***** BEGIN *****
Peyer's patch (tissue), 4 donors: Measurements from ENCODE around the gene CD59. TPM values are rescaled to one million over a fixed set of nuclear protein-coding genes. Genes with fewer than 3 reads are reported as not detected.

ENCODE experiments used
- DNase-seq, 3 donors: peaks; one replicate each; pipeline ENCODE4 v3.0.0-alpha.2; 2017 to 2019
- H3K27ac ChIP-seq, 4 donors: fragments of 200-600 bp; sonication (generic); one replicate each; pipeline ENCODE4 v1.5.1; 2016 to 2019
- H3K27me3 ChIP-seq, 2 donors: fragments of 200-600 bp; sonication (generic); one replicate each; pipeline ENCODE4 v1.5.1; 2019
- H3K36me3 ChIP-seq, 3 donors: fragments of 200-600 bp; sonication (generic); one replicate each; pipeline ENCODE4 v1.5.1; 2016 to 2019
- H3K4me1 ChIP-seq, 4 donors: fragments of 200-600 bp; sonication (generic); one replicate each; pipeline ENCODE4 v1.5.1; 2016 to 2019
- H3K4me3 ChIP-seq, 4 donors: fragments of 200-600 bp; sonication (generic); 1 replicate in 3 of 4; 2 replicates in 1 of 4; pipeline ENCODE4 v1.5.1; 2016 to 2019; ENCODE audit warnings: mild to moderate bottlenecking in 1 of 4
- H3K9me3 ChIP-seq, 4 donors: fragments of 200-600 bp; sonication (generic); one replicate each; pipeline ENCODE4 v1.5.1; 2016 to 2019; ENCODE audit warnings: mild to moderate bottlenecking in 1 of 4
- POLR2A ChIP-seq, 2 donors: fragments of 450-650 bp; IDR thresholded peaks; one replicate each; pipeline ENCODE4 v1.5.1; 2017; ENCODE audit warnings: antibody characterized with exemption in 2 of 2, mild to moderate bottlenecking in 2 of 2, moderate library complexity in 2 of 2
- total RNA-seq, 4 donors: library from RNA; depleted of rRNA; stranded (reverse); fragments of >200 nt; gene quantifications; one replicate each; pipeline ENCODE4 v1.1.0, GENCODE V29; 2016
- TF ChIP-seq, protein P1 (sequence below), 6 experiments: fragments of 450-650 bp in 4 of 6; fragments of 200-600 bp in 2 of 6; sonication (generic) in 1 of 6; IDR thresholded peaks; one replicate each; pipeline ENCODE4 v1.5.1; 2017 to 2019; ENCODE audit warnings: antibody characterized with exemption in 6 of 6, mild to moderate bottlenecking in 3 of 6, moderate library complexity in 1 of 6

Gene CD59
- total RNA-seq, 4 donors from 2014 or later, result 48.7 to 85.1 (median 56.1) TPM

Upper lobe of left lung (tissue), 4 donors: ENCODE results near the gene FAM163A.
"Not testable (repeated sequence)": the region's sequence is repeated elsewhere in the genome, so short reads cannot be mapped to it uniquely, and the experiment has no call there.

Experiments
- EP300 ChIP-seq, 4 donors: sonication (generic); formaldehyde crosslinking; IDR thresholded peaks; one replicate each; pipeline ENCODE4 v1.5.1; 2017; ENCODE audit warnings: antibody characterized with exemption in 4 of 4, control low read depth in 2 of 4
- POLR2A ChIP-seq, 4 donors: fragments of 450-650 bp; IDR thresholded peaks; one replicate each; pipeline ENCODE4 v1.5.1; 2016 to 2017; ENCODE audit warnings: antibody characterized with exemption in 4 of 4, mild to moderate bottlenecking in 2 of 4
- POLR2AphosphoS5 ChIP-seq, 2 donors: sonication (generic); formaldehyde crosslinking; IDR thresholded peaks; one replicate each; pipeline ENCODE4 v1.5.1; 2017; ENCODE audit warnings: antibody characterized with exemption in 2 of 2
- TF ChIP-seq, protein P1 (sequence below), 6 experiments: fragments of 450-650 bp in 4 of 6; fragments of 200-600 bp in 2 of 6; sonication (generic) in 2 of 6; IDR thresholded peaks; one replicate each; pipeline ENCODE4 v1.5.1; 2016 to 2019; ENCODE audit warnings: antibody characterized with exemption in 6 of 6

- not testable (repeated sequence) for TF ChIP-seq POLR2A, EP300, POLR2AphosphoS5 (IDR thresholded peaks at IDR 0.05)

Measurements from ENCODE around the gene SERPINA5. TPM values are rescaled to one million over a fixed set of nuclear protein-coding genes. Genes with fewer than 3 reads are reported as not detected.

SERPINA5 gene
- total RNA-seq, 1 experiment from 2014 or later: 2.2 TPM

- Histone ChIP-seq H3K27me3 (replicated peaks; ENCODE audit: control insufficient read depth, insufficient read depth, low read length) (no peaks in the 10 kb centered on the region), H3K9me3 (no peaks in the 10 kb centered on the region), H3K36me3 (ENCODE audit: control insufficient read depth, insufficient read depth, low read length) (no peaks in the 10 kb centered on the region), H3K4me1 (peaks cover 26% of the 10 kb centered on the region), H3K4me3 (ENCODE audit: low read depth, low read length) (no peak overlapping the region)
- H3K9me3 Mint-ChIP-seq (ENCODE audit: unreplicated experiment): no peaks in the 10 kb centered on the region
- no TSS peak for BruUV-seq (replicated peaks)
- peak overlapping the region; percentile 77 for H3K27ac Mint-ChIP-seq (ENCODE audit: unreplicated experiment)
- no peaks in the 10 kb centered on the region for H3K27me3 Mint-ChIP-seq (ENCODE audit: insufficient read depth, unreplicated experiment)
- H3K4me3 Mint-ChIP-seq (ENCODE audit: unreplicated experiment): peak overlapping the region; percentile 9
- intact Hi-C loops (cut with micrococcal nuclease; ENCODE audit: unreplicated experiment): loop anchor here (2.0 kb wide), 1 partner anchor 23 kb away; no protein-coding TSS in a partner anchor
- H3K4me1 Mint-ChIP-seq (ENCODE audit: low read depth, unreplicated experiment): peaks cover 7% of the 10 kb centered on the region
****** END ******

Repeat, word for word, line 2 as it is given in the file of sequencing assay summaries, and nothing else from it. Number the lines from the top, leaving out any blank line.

ENCODE experiments used